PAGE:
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Logistics in the time of pandemic

Logistics, or the flow of commodities in the economy, nearly came to a halt at the start of the coronavirus pandemic as many countries were forced to impose border restrictions to contain the spread of the disease.

While logistics was one of the first sectors to bear the impact of the community lockdown, it is expected to have a crucial role in ending the pandemic, particularly in terms of delivering COVID-19 vaccines to hundreds of millions of households around the world.  It is therefore important to see the sector not only functioning well but also rising to a new level that the world has never seen before.

Logistics is more than the transportation of goods or services.  It covers sourcing from the point of origin, movement or transportation, storage and warehousing, distribution and last-mile delivery.  It is the operational process behind the supply chain. Simply put, it is the link among producers, traders, and customers/consumers.

Countries with efficient logistics are able to become more competitive in the global trade, enabling their citizens to have more affordable access to products and services.

The International Finance Corp. (IFC), the private sector arm of the World Bank, says logistics accounts for anywhere from 6 percent to 25 percent of the gross domestic product depending on the level of a country’s economic development.

With the globalization of brands and the rise of electronic commerce, logistics companies have occupied a more prominent status in the world economy.  These companies have invested in transportation solutions that include air freight, shipping, rail, trucking and smaller vehicles that deliver the items to establishments and households.

They deliver almost everything—from raw materials and fuel, machineries and equipment, to finished products, food and medicine.

Impact of the pandemic

The world economy faltered in 2020 after most governments restricted travel—both the movement of people and goods—in their attempt to limit the transmission of the virus. 

Global trade tumbled, as production and demand decelerated at double-digit levels.  Countries such as the Philippines saw more than 10-percent contraction in economic output in the first three quarters of 2020.

The pandemic disrupted global trade, as factories in Wuhan, where the virus is believed to have originated, were shut down in the early part of the year.  This affected the operations of factories in other countries which were relying on inputs, components or parts from China to assemble mobile phones, solar panels, automotive, medical equipment and other finished products.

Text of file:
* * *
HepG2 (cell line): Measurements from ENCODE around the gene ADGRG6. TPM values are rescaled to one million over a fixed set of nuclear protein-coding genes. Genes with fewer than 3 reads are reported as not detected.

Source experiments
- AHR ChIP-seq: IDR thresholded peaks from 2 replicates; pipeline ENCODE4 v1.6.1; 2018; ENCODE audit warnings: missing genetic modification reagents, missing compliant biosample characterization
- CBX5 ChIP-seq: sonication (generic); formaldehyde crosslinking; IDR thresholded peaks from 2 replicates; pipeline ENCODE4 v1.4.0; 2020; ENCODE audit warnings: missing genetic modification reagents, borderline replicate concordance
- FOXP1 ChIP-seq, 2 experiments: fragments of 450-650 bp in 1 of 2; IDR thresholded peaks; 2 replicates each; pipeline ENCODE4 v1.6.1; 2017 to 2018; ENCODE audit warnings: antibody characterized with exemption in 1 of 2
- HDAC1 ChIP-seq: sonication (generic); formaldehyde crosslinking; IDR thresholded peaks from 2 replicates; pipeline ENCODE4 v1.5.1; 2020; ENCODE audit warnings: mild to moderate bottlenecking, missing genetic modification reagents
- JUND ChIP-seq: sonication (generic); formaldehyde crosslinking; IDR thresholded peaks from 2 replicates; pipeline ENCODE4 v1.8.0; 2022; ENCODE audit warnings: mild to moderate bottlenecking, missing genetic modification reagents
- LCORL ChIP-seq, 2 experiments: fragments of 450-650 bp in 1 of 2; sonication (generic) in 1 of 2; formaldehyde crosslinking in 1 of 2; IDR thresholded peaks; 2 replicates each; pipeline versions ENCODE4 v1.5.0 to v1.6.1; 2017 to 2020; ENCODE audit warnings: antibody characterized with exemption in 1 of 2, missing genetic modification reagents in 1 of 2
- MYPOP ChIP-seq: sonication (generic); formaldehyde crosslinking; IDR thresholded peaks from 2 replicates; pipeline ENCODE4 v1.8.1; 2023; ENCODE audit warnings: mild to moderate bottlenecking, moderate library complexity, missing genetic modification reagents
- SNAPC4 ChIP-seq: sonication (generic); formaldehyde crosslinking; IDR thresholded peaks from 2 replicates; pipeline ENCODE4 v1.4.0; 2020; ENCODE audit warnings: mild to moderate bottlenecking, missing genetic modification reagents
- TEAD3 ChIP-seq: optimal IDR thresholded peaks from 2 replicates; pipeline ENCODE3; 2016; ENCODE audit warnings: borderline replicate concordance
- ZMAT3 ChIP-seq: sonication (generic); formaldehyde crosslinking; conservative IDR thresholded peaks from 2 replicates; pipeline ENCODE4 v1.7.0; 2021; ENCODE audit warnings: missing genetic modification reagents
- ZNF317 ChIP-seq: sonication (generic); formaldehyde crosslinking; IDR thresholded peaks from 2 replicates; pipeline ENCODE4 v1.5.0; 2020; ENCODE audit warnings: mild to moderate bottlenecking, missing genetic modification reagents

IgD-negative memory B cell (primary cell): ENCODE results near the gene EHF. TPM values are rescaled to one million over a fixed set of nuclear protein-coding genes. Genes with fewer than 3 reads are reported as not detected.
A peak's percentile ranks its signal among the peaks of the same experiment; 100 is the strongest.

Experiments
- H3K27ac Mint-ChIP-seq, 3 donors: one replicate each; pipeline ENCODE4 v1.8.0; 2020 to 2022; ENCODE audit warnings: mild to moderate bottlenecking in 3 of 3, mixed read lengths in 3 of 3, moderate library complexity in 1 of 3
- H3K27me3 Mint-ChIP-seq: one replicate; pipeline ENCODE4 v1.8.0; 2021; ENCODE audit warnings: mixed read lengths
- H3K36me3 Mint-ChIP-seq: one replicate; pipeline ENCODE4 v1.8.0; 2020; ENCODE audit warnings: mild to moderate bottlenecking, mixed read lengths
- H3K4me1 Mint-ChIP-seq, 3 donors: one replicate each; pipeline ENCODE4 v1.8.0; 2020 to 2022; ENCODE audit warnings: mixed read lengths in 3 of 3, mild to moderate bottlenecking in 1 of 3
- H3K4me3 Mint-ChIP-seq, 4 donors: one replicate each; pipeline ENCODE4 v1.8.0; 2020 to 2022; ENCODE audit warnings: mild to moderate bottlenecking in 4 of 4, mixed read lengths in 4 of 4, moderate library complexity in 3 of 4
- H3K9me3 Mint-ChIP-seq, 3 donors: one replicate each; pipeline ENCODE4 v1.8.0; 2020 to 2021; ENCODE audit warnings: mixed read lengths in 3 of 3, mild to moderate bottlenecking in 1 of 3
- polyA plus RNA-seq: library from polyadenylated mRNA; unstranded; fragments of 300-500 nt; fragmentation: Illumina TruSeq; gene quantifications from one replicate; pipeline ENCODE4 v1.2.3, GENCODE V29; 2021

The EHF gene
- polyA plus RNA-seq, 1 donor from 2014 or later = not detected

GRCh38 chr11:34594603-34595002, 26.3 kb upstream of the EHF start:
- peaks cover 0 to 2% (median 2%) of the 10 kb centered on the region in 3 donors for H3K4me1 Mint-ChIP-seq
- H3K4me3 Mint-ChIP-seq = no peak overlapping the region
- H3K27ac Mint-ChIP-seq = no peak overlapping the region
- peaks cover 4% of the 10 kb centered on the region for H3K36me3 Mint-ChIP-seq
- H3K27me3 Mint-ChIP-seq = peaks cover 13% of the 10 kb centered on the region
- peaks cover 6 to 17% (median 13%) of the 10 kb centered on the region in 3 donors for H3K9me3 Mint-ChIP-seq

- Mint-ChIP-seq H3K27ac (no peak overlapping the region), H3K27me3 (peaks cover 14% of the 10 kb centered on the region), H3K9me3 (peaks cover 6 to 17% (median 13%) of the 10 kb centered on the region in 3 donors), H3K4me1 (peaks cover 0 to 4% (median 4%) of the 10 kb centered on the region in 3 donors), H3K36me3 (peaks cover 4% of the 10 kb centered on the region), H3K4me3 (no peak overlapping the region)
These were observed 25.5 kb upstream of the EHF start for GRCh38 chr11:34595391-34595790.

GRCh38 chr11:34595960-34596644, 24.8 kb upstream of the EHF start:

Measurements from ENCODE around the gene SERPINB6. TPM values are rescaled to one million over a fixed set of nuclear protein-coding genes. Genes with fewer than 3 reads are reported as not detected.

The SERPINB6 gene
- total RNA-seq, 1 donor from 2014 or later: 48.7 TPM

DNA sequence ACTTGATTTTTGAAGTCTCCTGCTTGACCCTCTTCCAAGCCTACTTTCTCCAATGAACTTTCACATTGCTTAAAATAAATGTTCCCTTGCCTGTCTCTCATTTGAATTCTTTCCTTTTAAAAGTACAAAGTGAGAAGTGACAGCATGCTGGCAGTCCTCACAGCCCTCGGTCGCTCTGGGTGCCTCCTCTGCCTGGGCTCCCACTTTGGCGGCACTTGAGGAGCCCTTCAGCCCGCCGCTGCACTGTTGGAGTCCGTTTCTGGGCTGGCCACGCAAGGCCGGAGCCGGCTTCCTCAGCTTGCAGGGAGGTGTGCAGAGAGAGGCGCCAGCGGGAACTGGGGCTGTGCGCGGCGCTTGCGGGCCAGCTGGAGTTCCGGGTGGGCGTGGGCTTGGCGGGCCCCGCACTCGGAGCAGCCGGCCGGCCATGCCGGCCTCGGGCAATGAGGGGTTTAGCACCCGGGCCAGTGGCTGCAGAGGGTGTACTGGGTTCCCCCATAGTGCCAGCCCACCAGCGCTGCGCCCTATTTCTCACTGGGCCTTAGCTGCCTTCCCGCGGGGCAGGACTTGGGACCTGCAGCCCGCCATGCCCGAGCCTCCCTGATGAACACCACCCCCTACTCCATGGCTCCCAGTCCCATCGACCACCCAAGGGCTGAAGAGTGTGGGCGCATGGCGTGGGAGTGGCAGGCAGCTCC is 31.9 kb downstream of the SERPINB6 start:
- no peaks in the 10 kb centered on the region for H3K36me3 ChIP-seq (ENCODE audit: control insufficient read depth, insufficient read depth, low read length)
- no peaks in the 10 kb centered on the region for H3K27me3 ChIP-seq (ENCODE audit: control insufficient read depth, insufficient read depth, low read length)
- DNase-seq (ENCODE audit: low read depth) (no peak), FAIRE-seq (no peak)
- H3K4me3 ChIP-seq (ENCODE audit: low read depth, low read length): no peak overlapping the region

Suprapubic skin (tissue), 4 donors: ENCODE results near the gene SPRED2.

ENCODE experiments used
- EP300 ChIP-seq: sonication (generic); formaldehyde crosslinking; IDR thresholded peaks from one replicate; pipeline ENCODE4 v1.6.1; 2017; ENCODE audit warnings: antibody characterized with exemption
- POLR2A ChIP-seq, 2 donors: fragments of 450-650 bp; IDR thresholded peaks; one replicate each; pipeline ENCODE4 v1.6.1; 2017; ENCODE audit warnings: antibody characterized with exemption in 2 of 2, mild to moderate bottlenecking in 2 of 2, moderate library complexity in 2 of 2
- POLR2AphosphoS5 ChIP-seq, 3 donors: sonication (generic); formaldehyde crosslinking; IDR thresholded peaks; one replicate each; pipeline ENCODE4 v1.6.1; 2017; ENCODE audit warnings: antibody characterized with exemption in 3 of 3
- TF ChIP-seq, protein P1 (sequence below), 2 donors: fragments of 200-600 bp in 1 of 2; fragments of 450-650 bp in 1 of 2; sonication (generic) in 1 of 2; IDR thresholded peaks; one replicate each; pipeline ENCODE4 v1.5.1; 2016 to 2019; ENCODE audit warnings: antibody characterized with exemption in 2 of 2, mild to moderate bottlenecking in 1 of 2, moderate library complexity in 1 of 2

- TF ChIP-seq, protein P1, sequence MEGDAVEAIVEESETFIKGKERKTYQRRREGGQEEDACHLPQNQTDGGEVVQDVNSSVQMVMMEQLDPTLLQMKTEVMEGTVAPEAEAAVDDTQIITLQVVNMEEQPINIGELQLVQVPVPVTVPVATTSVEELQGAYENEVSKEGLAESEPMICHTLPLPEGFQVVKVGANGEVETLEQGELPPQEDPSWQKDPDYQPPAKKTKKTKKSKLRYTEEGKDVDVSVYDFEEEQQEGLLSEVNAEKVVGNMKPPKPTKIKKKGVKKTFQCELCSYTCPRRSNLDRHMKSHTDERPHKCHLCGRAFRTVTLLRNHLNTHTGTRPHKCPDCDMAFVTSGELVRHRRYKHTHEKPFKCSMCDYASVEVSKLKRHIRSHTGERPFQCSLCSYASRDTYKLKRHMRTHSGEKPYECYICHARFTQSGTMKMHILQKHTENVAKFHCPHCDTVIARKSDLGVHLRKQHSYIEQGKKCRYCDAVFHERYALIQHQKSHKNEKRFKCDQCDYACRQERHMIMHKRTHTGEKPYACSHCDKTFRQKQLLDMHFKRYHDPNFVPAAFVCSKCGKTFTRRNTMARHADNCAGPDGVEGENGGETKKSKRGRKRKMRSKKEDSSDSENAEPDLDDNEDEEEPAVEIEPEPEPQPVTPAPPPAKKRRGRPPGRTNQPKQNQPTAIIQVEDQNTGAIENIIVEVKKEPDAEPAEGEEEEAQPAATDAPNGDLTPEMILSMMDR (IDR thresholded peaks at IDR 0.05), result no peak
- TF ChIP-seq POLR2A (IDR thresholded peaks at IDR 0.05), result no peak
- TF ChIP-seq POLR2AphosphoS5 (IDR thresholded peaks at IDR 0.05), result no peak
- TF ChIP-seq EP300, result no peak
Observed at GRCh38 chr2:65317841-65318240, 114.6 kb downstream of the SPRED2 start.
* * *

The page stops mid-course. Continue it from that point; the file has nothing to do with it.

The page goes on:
Operational constraints then led to delivery delays, congestion and higher freight rates, according to the IFC.

The situation was particularly dire in March and April when the stock of essential medical goods was nearly depleted at pharmacies and drugstores because there was limited movement at the time.  It was a difficult lesson that many countries had to cope with.

Even to this day, the community lockdowns and social distancing protocols continued to hamper the flow of some commodities, resulting in higher costs to the detriment of consumers.

Role of logistics in pandemic

Several pharmaceutical companies have recently announced a breakthrough in COVID-19 vaccine development.  Aside from the production of the vaccines, the logistics side of it is expected to become a major challenge for countries that would like to get their hands on the vaccines.  Transporting these vaccines would require a massive cold storage network which not all countries have the capability to provide.

It will be up to logistics companies to fill the gap by investing in freezer vans and other special vehicles needed for such purposes as well as warehouses suited for pharmaceutical products in enormous quantities.

Modernizing logistics

The answer, therefore, is to modernize the logistics sector in the shortest possible time, given the urgency of the situation. Modernizing the logistics sector, however, would entail more than the acquisition of equipment, but more importantly systems that can achieve delivery of goods in the most cost-efficient manner.

The IFC said the uncertainty caused by the pandemic has trimmed revenues of small logistics providers such as small truckers which were severely hit because they did not have any backup or recovery plan, and they lacked the latest technology.

The IFC said the recovery and long-term impact of the pandemic on logistics may be influenced by several factors such as increased dedicated air cargo capacity; increased cargo inspections and cross border control protocols; reconfiguration of global value chains; recovery prospects in different countries; and the sustained rise of digital technology and e-commerce.

“Logistics has been in the midst of a tech-driven revolution. Companies with robust digital capabilities that allow them to provide cargo visibility/traceability and do business online are at an advantage,” the IFC said.

Logistics solutions

To survive, a logistics business needs to adapt with changes in technology, workforce demographics, customer needs, pricing models and economic developments, according to the IFC.

One powerful solution for logistics companies is the integrated cloud business software of NetSuite.  It provides transportation and logistics companies with core financials that can help them be agile and forward thinking as they navigate the constantly changing global landscape.

NetSuite has completely integrated manufacturing, inventory and warehouse management solutions that are uniquely designed to work together. Using NetSuite, companies can run their businesses on a single, unified platform that reduces IT costs and gains comprehensive, real-time visibility across the organizations.